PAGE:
“Killer,” he whispered, and for a moment, she saw his familiar, teasing grin touch the corners of his mouth before the life went out of his eyes.

Cassandra stayed kneeling for a moment until she remembered the squig-squill behind her. She jumped up, but it was nowhere near her. It was picking up the crushed little bodies that were scattered around the dell and arranging them by the rock wall. Then, as she watched, it made its way out through the bushes and lay down, covering the body of the dead squig-squill with its own.

Cassandra pushed the button on the com, trying to keep the tears out of her voice. Still, her voice quavered when she spoke. “Akash, come get me. There’s been an accident.”

*         *         *

Coventry Outpost was a storm of rumors, but all anyone knew for sure was that Doug Rankin, the son of Camellia Outpost’s commander, was dead. Cassandra sat in her room, confined there by her father while they sorted things out. After an hour, her parents came in. Her mother sat down and hugged her tightly.

“This is a horrible tragedy,” her father said, “but I think we’ve found a way for some good to come from it. Here is what you are going to tell everyone: you were walking with Doug when you were attacked by a group of squig-squills. He tried to defend you and killed a lot of them, but then several hit him from behind and he fell, accidentally stabbing himself with his knife. Akash is willing to testify that he was worried about you and came to find you, arriving just in time to scare them off.”

“What good could come from that?” Cassandra asked softly. She felt as if all the energy was drained out of her. The world was a more confusing place than it had been, just hours before.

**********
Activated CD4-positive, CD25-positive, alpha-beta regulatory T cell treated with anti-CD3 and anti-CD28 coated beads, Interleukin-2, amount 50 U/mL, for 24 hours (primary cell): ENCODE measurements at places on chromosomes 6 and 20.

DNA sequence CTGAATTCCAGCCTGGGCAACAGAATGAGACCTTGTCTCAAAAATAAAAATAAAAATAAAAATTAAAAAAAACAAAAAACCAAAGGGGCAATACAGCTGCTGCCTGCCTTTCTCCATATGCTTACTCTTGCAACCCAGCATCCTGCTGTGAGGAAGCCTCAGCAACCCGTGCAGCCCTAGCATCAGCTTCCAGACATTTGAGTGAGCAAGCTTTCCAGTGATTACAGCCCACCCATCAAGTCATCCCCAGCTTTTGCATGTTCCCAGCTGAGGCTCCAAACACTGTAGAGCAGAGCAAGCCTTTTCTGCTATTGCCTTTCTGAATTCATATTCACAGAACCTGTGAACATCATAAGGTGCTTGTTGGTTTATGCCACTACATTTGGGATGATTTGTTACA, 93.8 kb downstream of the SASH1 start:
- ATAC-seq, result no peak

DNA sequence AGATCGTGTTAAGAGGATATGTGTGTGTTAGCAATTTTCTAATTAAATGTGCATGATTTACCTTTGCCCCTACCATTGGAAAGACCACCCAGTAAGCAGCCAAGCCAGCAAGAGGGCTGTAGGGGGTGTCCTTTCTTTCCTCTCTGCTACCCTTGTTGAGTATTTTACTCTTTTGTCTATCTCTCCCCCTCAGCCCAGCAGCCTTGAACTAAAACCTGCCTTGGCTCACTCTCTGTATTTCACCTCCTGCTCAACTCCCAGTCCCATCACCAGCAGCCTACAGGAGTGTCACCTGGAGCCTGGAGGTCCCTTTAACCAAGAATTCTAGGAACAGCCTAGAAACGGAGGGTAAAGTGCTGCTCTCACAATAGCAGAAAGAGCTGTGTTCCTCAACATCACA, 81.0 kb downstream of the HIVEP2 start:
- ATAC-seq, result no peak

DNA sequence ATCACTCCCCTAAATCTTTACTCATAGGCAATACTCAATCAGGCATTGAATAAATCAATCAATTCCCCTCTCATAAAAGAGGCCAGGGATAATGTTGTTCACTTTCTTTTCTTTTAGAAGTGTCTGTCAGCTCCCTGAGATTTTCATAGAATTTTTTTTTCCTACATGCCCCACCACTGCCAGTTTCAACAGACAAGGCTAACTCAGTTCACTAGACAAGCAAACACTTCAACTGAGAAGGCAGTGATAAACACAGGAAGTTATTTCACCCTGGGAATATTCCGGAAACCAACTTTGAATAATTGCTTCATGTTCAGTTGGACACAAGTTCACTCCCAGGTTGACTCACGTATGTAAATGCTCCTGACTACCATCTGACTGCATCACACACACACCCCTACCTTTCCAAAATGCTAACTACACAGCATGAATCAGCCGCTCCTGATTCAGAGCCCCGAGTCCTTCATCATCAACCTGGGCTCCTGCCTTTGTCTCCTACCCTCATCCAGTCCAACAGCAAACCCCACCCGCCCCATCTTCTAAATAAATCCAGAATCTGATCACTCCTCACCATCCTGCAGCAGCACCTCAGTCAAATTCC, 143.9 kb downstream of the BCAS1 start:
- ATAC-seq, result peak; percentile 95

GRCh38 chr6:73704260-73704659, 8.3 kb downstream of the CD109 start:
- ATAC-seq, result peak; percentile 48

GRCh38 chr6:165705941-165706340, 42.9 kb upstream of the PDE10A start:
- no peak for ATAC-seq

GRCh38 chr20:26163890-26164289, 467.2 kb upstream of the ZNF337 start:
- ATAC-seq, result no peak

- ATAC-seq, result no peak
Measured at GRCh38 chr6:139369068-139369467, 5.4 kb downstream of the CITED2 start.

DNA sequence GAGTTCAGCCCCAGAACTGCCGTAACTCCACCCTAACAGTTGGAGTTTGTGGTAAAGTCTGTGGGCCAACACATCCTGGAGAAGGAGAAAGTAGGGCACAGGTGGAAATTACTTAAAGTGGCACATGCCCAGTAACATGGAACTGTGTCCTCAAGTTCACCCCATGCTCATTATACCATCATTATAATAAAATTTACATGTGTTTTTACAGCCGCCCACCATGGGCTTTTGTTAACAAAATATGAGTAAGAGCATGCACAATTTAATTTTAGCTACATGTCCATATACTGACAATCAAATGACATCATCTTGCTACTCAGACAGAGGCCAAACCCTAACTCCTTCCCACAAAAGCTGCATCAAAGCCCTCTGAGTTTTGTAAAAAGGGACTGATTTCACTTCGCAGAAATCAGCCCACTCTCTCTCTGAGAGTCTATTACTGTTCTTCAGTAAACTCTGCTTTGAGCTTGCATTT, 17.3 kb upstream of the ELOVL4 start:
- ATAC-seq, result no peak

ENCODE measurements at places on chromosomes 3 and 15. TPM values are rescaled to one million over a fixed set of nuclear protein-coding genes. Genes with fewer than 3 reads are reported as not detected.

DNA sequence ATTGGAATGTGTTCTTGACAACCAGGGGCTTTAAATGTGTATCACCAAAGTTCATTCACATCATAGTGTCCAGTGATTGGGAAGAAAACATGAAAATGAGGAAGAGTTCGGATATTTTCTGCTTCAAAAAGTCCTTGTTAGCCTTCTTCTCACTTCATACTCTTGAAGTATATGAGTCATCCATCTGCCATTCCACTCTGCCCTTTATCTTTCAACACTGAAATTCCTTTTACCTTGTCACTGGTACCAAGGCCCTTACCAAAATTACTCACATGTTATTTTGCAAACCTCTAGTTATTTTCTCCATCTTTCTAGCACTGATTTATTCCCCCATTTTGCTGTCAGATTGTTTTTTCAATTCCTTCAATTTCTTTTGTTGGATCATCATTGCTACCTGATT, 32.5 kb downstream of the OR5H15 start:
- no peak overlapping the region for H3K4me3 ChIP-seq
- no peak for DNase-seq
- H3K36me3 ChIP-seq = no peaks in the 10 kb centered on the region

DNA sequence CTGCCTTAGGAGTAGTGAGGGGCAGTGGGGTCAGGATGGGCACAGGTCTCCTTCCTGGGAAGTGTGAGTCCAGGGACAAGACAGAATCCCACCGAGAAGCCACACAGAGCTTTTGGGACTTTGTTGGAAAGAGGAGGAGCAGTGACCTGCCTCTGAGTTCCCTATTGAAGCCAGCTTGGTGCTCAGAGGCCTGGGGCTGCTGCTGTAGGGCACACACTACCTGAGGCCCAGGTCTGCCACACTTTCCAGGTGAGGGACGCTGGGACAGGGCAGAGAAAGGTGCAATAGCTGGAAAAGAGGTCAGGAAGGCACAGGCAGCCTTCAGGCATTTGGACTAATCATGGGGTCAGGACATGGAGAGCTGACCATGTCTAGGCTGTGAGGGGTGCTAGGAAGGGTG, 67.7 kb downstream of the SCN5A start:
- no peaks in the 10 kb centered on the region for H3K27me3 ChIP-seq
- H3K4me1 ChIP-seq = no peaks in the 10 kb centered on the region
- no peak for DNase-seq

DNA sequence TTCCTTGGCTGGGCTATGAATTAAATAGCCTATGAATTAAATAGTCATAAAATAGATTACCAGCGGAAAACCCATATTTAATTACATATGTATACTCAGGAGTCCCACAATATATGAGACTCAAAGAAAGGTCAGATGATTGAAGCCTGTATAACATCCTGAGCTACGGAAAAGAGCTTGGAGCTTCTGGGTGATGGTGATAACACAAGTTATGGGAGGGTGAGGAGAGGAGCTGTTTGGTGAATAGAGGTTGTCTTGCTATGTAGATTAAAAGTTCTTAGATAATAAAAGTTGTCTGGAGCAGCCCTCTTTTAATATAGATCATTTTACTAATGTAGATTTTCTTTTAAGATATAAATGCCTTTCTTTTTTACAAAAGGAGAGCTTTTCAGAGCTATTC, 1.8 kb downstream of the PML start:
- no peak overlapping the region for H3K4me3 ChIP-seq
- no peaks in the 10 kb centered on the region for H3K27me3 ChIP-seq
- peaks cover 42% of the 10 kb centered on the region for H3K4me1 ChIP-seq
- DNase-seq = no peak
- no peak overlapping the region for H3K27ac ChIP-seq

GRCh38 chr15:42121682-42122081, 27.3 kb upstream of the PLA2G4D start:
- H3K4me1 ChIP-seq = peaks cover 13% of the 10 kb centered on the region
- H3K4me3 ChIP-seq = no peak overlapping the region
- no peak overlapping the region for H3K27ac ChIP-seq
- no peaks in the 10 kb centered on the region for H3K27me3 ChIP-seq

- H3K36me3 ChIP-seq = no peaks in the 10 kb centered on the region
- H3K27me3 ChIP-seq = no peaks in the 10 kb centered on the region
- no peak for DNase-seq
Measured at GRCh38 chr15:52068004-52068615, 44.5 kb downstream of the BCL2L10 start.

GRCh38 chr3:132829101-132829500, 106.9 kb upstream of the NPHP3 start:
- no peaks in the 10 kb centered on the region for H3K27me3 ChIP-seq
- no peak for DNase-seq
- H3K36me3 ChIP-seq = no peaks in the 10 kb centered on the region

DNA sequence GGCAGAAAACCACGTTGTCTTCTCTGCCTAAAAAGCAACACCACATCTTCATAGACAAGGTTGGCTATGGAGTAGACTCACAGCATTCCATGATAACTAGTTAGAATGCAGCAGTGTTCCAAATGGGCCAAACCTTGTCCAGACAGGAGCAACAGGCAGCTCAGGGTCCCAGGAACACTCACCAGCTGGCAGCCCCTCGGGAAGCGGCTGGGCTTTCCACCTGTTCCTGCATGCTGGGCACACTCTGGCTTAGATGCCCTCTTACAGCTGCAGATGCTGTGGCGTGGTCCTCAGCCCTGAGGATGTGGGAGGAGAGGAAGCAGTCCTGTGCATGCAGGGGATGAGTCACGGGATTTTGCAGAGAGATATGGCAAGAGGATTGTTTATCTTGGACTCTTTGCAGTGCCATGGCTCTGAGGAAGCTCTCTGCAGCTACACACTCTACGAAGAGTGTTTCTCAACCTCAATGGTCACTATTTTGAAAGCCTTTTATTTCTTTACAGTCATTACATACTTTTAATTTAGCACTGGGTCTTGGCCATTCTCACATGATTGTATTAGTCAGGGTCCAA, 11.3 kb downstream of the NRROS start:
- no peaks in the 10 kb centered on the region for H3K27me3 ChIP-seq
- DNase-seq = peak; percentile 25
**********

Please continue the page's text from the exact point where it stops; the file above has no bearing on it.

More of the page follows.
“You pushed him and he died,” her mother said. “Some people might consider that manslaughter, and that could even carry the death penalty if Rankin pushes for it. He is inconsolable. But there were no witnesses; there’s no reason we should even go through that.”

“Plus, now I’ll have a pretext to start hunting them again,” her father said. “The commander seems to think that since they’re not attacking us at the moment, we have to maintain some sort of truce with them. But their numbers are just increasing and some day there may be enough to attack Coventry itself. Remember the Magnolia.

“No, I’m not going to tell them that,” Cassandra said. “I’m not going to let you hunt them. I saw them, Dad. They’re intelligent, and it would be wrong.”

“You would throw away everything because of them?” Her father’s voice was full of disgust and disbelief. “You would possibly even die for those things—our mortal enemy?”

“I’m not a killer, Dad,” Cassandra said. “I’m sorry. I guess I broke the family tradition.”